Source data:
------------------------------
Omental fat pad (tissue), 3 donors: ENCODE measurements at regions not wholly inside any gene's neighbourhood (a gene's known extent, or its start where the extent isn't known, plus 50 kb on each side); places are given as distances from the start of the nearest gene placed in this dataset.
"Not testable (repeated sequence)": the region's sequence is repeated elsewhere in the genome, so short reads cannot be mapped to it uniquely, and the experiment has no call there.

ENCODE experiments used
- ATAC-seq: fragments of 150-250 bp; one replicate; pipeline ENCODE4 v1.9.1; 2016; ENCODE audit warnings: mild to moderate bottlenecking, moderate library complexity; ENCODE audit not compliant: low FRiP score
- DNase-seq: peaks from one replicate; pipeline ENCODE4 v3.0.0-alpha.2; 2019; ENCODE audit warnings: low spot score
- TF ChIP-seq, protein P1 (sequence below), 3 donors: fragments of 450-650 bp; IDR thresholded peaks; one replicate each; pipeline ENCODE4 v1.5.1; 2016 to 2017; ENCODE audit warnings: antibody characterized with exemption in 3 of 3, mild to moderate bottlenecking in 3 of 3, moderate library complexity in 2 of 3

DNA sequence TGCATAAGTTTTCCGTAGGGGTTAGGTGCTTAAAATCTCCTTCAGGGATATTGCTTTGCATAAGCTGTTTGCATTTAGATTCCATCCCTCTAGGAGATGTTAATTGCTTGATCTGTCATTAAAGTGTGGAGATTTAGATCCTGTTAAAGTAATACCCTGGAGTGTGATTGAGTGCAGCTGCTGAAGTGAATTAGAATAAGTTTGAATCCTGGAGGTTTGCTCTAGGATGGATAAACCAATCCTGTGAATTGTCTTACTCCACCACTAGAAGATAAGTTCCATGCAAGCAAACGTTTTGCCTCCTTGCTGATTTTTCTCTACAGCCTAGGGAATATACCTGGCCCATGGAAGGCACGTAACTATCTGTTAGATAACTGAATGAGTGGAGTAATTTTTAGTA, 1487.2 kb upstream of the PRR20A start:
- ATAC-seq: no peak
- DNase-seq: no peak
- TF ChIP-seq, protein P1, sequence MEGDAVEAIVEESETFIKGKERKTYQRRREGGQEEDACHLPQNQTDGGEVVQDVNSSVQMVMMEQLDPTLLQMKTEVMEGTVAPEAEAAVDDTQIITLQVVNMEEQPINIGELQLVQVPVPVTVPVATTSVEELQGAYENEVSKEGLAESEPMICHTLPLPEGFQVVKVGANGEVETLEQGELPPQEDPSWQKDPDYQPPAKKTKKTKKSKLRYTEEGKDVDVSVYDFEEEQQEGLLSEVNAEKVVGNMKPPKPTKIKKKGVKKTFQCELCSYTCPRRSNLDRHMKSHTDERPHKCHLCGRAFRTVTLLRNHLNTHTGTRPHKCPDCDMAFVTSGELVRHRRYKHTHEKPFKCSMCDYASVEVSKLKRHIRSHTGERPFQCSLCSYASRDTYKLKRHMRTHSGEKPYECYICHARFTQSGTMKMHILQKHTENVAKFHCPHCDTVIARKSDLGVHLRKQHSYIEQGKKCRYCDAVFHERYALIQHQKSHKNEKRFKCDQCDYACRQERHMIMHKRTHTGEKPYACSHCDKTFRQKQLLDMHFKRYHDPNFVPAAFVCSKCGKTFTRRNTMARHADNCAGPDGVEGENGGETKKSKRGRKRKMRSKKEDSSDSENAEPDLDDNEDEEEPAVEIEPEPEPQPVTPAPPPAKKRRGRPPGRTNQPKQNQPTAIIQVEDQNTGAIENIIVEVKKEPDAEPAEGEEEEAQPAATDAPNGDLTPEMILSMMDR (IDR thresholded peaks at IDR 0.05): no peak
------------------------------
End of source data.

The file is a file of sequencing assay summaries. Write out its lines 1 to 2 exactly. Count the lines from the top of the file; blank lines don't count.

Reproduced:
Omental fat pad (tissue), 3 donors: ENCODE measurements at regions not wholly inside any gene's neighbourhood (a gene's known extent, or its start where the extent isn't known, plus 50 kb on each side); places are given as distances from the start of the nearest gene placed in this dataset.
"Not testable (repeated sequence)": the region's sequence is repeated elsewhere in the genome, so short reads cannot be mapped to it uniquely, and the experiment has no call there.